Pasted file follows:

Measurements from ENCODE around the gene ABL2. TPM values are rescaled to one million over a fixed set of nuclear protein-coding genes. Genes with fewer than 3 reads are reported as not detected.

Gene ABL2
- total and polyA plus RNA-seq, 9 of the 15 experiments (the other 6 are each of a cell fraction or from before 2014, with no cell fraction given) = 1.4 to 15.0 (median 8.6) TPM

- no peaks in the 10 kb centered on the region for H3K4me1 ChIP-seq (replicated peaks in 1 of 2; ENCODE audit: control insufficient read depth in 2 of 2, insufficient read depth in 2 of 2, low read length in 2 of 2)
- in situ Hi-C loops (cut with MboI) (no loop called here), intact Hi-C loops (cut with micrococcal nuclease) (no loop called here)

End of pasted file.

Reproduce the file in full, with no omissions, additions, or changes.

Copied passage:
Measurements from ENCODE around the gene ABL2. TPM values are rescaled to one million over a fixed set of nuclear protein-coding genes. Genes with fewer than 3 reads are reported as not detected.

Gene ABL2
- total and polyA plus RNA-seq, 9 of the 15 experiments (the other 6 are each of a cell fraction or from before 2014, with no cell fraction given) = 1.4 to 15.0 (median 8.6) TPM

- no peaks in the 10 kb centered on the region for H3K4me1 ChIP-seq (replicated peaks in 1 of 2; ENCODE audit: control insufficient read depth in 2 of 2, insufficient read depth in 2 of 2, low read length in 2 of 2)
- in situ Hi-C loops (cut with MboI) (no loop called here), intact Hi-C loops (cut with micrococcal nuclease) (no loop called here)